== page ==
He was struck that Carletto’s story starts, and ends, in Georgia. Along the way, it touches on the entrenched role that race has in American society, as seen by an outsider like Bettauer, a Jewish man from Austria.

Höyng became devoted to translating the story. His labor of love recently became the English-language version of “Blue Stain” — published with the subtitle, “A Novel of a Racial Outcast” —with him as editor and co-translator with Chauncey J. Mellor, a former colleague at the University of Tennessee, Knoxville.

“There is nothing else in German literature at the time that addresses racial issues in the United States, how racism worked not just in the South, but in New York and the North,” Höyng says. “The story itself, though, is a small but very effective way to discuss the deeply political ideas of standing up for equality and against injustice.”…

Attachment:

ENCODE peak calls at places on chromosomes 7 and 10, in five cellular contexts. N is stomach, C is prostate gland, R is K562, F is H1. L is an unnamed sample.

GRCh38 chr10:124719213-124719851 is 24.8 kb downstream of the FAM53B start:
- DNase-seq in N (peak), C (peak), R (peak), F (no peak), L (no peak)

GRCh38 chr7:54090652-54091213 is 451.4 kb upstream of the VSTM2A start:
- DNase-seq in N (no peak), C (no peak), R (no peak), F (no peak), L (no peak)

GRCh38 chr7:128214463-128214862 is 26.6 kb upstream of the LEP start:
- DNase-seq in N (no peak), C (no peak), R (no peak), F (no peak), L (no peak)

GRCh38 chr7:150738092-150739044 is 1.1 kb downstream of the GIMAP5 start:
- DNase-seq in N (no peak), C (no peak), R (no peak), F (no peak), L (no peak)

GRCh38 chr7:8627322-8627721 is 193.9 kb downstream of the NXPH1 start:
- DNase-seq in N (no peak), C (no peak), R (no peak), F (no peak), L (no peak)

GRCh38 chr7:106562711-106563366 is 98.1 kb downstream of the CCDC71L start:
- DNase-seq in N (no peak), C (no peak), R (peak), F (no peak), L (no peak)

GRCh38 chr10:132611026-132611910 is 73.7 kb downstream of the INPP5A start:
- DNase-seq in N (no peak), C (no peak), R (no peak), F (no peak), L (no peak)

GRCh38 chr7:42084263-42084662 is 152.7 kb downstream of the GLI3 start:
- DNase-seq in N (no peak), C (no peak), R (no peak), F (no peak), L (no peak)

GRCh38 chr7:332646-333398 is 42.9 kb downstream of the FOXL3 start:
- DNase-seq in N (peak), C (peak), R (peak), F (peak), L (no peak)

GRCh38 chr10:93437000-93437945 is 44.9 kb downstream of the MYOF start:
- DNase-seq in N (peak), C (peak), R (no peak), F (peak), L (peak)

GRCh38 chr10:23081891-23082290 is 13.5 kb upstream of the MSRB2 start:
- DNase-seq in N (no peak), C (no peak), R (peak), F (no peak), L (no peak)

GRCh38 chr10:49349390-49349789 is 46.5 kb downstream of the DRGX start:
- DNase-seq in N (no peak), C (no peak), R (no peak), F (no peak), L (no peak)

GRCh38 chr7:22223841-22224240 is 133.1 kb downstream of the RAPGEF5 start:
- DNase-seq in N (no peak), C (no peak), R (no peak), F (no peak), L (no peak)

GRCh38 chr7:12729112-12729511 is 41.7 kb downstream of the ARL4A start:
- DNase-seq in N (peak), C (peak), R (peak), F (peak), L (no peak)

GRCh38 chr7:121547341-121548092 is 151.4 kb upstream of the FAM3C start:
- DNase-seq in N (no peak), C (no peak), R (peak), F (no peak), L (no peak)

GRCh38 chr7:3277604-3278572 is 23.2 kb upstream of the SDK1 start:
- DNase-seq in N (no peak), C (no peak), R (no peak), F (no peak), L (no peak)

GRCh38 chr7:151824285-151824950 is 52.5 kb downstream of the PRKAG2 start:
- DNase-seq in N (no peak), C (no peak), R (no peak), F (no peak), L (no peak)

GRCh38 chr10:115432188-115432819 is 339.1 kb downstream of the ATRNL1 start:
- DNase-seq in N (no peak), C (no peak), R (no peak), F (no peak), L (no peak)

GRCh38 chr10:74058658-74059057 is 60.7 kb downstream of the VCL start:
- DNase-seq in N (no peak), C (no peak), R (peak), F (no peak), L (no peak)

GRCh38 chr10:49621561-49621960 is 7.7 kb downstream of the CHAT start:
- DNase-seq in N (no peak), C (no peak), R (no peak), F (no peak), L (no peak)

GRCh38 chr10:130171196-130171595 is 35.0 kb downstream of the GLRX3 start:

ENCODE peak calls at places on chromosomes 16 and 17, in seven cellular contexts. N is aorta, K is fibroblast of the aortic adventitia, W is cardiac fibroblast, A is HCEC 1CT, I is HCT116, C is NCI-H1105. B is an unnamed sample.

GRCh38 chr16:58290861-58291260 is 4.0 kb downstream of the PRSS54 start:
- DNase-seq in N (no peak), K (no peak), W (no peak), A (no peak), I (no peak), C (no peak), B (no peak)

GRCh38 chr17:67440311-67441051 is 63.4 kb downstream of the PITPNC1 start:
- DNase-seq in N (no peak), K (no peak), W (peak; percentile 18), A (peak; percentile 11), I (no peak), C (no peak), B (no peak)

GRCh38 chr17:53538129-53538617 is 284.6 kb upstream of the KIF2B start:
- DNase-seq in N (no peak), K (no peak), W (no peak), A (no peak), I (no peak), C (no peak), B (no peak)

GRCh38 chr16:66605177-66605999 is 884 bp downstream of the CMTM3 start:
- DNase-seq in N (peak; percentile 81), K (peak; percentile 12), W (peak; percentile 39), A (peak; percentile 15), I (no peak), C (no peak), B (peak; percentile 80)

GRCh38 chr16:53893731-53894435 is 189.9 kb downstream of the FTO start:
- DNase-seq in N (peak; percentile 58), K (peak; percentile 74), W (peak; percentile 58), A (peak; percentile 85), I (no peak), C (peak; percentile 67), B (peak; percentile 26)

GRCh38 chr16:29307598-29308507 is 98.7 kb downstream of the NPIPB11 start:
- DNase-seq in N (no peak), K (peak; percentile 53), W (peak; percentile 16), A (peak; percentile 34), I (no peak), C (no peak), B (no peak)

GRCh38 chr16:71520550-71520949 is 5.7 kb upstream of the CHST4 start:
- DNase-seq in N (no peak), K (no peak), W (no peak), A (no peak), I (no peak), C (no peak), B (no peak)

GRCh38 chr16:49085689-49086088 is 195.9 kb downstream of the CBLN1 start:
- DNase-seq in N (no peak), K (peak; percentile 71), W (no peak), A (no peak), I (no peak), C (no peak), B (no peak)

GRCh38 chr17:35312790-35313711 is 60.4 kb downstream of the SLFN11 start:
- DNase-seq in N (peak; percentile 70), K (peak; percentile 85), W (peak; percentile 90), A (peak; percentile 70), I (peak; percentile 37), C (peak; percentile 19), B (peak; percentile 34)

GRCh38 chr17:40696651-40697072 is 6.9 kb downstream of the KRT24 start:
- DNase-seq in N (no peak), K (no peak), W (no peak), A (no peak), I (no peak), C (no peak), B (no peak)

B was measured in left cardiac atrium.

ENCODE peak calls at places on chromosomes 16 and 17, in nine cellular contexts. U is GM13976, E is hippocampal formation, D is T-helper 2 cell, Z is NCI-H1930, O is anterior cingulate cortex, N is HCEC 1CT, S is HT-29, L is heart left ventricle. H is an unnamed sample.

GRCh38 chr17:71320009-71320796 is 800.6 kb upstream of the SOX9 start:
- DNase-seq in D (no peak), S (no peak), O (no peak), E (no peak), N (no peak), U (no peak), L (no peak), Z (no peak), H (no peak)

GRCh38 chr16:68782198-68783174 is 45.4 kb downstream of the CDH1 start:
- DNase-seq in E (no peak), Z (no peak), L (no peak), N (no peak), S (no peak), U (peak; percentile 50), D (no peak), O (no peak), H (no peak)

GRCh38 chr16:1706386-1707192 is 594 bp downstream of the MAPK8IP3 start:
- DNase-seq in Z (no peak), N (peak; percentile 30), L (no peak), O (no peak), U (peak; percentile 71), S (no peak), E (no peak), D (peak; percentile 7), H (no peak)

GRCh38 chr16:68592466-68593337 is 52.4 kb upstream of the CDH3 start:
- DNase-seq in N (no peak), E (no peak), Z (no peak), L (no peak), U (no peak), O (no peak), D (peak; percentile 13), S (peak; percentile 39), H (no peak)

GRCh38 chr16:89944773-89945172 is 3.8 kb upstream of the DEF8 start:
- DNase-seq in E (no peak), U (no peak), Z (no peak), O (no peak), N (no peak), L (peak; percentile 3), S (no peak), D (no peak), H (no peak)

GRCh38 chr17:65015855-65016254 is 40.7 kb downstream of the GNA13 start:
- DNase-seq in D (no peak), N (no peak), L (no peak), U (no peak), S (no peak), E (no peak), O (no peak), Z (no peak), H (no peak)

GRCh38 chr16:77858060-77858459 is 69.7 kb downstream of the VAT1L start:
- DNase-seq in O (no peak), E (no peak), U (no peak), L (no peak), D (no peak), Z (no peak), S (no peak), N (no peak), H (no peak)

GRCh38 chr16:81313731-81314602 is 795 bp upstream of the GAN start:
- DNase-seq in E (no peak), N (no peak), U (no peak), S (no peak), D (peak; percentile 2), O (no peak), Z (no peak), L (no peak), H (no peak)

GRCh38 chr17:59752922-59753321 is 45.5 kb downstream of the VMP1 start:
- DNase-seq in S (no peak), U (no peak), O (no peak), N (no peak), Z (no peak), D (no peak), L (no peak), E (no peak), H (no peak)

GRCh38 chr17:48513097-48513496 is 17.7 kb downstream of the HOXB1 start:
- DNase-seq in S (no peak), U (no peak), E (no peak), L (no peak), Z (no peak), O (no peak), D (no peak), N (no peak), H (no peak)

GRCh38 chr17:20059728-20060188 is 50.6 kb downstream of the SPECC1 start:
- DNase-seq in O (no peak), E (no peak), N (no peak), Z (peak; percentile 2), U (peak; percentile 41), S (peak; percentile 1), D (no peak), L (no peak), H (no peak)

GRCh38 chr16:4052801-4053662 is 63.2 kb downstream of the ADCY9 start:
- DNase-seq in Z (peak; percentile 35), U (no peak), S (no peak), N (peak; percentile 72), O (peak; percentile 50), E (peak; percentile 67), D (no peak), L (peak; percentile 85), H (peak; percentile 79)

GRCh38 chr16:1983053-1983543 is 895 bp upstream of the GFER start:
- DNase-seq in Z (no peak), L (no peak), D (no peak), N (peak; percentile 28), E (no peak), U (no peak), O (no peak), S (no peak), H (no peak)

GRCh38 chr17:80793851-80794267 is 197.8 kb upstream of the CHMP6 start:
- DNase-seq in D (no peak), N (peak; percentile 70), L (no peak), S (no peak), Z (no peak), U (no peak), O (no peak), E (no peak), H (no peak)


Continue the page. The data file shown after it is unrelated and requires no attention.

Read the entire article here.

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The Blue Stain: A Novel of a Racial Outcast

Posted in Books, Europe, Media Archive, Novels, Passing, United States on 2019-01-27 02:10Z by Steven

The Blue Stain: A Novel of a Racial Outcast

Camden House (an imprint of Boydell & Brewer)
May 2017 (Originally published in 1922)
182 pages
9×6 in
Paperback ISBN: 9781571139993
Hardback ISBN: 9781571139825
eBook for Handhelds ISBN: 9781782049975
eBook ISBN: 9781787440876

Hugo Bettauer (1872-1925)

Translated by:

Peter Höyng, Associate Professor of German Studies
Emory University, Atlanta, Georgia

Chauncey J. Mellor, Emeritus Professor of German
University of Tennessee, Knoxville

Afterword by:

Kenneth R. Janken, Professor of African American and Diaspora Studies
University of North Carolina, Chapel Hill

A European novel of racial mixing and “passing” in early twentieth-century America that serves as a unique account of transnational and transcultural racial attitudes that continue to reverberate today.